Originally posted by slicobacon
Let me know if I'm wrong here guys, but if someone was born in Germany on a US facility to American parents they are still considered natrual
It has nothing to do being born in US facilities. Military bases abroad are ruled by
s (Status of Forces Agreement). Bases abroad are extra-legal jurisdictions and
are not subject to civil law.
From the State Department's Foreign Affairs Manual
Title 8 Section 1401
Despite widespread popular belief, U.S. military installations abroad and U.S. diplomatic or consular facilities are not part of the
United States within the meaning of the 14th Amendment. A child born on the premises of such a facility is not subject to the jurisdiction of
the United States and does not acquire U.S. citizenship by reason of birth.
of the US Code rules who is a citizen of
the US at birth. These are the requirements that matter. Not US facilities.
But, in your example, under current law, yes - a child born to American parents in Germany would be a "natural born" citizen, provided
requirements (such as that at least one of the parents had residence in the US prior to the child's birth -Section 1401(c)).
McCain was born in Panama but was elgible because it was a US facility and his American parents were stationed there.
Again, having been born in a US facility abroad does not influence the citizenship a newborn might get.
In John McCain's case I'm convinced he is not
a "natural born" citizen because when he was born, the Act (of 1934) that ruled the laws of
citizenship were as follow:
Any child hereafter born out of the limits and jurisdiction of the United States, whose father or mother or both at the time of birth of such
child is a citizen of the United States, is declared to be a citizen of the United States: but the rights of citizenship shall not
descend to any such child unless the citizen father or citizen mother, as the case may be, has resided in the United States previous to the birth of
Why is the declared language important? In the case U.S. v. Wong Kim
Ark, 169 U.S. 649
of 1898, the Supreme Court stated that,
The fourteenth amendment of the constitution, in the declaration that 'all persons born or naturalized in the United States, and subject to the
jurisdiction thereof, are citizens of the United States and of the state wherein they reside,' contemplates two sources of citizenship, and two
only, birth and naturalization. Citizenship by naturalization can only be acquired by naturalization under the authority and in the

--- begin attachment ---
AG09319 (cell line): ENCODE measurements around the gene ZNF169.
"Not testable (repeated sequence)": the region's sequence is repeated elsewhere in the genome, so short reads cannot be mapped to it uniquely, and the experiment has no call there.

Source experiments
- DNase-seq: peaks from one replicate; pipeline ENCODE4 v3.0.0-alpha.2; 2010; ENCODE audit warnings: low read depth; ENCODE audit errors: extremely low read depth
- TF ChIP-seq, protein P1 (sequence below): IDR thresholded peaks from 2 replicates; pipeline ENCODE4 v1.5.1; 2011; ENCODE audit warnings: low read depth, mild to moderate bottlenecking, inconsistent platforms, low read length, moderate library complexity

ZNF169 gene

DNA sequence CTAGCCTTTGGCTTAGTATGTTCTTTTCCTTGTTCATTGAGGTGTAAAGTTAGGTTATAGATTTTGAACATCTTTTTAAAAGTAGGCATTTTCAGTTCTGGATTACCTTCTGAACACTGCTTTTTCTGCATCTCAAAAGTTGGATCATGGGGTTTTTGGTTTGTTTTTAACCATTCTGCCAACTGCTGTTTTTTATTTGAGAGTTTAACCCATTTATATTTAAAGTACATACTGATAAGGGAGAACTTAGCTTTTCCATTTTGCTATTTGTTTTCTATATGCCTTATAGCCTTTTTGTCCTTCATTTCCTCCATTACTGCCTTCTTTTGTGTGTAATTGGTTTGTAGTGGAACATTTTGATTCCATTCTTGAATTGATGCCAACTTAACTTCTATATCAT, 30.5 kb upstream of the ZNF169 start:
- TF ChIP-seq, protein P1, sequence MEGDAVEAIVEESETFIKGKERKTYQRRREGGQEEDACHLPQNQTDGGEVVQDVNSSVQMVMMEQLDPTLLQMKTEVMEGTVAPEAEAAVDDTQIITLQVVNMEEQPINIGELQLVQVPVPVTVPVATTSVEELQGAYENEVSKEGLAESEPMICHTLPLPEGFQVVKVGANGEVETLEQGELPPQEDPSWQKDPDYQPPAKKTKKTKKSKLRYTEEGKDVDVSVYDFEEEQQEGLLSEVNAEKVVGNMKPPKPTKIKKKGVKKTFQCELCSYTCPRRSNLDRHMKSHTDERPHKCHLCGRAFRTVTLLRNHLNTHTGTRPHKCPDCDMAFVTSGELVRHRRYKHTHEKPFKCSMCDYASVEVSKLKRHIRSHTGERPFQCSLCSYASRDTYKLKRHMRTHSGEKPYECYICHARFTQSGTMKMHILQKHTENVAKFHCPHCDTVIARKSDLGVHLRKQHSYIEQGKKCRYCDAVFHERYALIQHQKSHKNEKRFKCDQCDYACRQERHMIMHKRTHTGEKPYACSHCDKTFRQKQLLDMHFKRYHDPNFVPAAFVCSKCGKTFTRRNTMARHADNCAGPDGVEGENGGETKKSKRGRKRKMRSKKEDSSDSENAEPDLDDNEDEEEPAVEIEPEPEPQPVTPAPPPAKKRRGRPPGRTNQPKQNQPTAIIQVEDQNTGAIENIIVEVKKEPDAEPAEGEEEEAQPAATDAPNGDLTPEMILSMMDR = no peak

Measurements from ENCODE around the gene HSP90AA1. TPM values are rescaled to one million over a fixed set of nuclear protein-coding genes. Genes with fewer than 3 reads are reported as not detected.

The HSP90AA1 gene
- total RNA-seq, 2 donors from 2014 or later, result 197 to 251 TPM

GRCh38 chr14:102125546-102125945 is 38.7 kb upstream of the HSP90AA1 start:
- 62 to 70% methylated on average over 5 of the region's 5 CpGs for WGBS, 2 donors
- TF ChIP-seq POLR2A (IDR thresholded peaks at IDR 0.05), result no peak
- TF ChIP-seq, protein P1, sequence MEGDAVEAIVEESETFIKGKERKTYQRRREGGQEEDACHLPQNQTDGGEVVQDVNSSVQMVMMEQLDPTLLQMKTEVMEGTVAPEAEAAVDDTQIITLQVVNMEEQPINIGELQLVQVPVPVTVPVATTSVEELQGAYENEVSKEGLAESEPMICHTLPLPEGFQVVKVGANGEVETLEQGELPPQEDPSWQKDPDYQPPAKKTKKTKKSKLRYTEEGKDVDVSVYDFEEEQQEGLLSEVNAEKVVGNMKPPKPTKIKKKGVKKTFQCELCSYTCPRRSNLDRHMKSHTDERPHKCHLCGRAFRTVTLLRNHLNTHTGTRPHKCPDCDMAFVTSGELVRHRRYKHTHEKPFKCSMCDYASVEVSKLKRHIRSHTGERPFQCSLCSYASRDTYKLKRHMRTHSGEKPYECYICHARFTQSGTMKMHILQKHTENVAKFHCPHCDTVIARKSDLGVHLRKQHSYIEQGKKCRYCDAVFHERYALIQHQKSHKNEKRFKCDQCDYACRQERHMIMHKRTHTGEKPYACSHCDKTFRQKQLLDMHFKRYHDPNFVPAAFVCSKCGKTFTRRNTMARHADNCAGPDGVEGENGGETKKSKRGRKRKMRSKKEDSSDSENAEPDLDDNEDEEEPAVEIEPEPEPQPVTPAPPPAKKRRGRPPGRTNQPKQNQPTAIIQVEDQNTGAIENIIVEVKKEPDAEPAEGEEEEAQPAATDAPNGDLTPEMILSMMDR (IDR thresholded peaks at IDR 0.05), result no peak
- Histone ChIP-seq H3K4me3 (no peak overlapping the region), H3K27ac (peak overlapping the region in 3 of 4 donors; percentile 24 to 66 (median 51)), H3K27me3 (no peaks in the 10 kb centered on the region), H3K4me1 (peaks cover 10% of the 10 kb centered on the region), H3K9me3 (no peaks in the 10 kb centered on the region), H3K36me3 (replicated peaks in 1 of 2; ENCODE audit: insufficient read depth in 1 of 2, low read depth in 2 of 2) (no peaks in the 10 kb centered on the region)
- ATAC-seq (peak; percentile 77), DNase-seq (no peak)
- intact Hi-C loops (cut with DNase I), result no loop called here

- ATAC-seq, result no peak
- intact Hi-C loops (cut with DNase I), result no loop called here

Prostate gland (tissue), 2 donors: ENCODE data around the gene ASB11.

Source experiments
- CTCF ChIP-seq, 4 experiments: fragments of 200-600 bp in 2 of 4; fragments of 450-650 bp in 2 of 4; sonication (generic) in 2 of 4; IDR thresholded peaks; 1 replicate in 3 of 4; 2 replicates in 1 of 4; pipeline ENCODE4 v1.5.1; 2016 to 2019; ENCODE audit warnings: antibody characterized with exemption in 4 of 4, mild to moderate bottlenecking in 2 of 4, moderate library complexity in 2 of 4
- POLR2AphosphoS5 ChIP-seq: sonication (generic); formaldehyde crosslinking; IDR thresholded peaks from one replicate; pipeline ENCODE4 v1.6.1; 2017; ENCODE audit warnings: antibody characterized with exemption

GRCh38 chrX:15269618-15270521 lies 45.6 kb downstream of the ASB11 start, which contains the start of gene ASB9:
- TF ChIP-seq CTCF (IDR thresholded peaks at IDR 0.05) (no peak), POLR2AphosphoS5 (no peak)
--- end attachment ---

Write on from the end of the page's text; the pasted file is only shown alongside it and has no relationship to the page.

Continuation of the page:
forms of law.
There are only two ways to be a citizen, either at birth (widely understood as "natural born" citizen) or through naturalization.
The Supreme Court, in the same case, explained what naturalization is and how it is done:
A person born out of the jurisdiction of the United States can only become a citizen by being naturalized, either by treaty, as
in the case (...) of the annexation of foreign territory, or by authority of congress, exercised either by declaring certain classes of persons to
be citizens, as in the enactments conferring citizenship upon foreign-born children of citizens, or by enabling foreigners individually to
become citizens by proceedings in the judicial tribunals, as in the ordinary provisions of the naturalization acts.
In 1952, the Immigration and Nationality Act was introduced, and contemplated persons born in the Panama Canal Zone, in
(Title 8 Section 1403
of US Code):
(a) Any person born in the Canal Zone on or after February 26, 1904, and whether before or after the effective date of this Act, whose
father or mother or both at the time of the birth of such person was or is a citizen of the United States, is declared to be a citizen of
the United States.
A provision was created in the Act to specifically contemplate persons born in the Canal Zone, and it declare them - or in other words, naturalize
them - through legislation as US citizens.
This provision alone shows that people born in the Panama Canal Zone until then, weren't contemplated in US code and weren't 'protected' under the
14th Amendment either, otherwise the provision would be useless.
Since John McCain was born in 1936 (effectively on or after February 26, 1904
) and on a Military base - which are not 'protected' under the
14th Amendment - his citizenship comes from Section 303(a) of the Immigration and Nationality Act (legislation).
Since according to the Supreme Court there are only two ways you can become a citizen, McCain's citizenship wasn't at birth, but rather, from
naturalization ("by authority of congress, exercised either by declaring certain classes of persons to be citizens, as in the enactments
conferring citizenship upon foreign-born children of citizens
The conclusion is that John McCain is not a "natural born" citizen.
It is quite unfair, since under current US Code, the exact same situation would have granted him now
the status of "natural born" citizen, as
it's clear in Title 8 Section 1401(c)
of US Code:
The following shall be nationals and citizens of the United States at birth: (...)
(c) a person born outside of the United States and its outlying possessions of parents both of whom are citizens of the United States and one of whom
has had a residence in the United States or one of its outlying possessions, prior to the birth of such person;
[edit on 3-12-2008 by danx]